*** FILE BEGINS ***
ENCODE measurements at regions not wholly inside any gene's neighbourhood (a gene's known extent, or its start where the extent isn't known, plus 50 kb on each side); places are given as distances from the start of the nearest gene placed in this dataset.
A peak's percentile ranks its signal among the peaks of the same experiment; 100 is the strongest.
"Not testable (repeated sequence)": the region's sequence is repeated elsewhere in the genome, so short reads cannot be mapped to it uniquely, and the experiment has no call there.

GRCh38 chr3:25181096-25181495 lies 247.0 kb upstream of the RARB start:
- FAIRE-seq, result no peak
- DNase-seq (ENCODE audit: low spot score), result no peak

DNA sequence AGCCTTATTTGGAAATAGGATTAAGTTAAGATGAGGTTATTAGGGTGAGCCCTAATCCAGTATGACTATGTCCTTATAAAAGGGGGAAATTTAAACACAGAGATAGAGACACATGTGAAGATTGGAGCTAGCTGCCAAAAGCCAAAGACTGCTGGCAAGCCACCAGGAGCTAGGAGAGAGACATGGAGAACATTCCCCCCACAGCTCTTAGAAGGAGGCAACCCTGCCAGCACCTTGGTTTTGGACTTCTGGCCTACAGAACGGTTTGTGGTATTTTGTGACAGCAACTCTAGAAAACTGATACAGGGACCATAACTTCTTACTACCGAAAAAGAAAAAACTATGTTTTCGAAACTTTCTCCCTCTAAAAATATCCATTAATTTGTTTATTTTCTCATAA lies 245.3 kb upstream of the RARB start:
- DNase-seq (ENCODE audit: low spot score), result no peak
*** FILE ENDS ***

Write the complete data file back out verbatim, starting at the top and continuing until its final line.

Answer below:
ENCODE measurements at regions not wholly inside any gene's neighbourhood (a gene's known extent, or its start where the extent isn't known, plus 50 kb on each side); places are given as distances from the start of the nearest gene placed in this dataset.
A peak's percentile ranks its signal among the peaks of the same experiment; 100 is the strongest.
"Not testable (repeated sequence)": the region's sequence is repeated elsewhere in the genome, so short reads cannot be mapped to it uniquely, and the experiment has no call there.

GRCh38 chr3:25181096-25181495 lies 247.0 kb upstream of the RARB start:
- FAIRE-seq, result no peak
- DNase-seq (ENCODE audit: low spot score), result no peak

DNA sequence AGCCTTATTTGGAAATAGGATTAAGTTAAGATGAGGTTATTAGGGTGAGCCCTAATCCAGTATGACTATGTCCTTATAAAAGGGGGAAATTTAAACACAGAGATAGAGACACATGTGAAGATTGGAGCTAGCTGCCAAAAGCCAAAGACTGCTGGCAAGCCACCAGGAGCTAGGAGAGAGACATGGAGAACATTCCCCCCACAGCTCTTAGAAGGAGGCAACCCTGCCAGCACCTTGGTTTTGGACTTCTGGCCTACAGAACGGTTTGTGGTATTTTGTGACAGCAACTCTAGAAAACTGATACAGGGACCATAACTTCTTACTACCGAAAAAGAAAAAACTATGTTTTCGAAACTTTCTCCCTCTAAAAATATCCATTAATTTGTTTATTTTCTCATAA lies 245.3 kb upstream of the RARB start:
- DNase-seq (ENCODE audit: low spot score), result no peak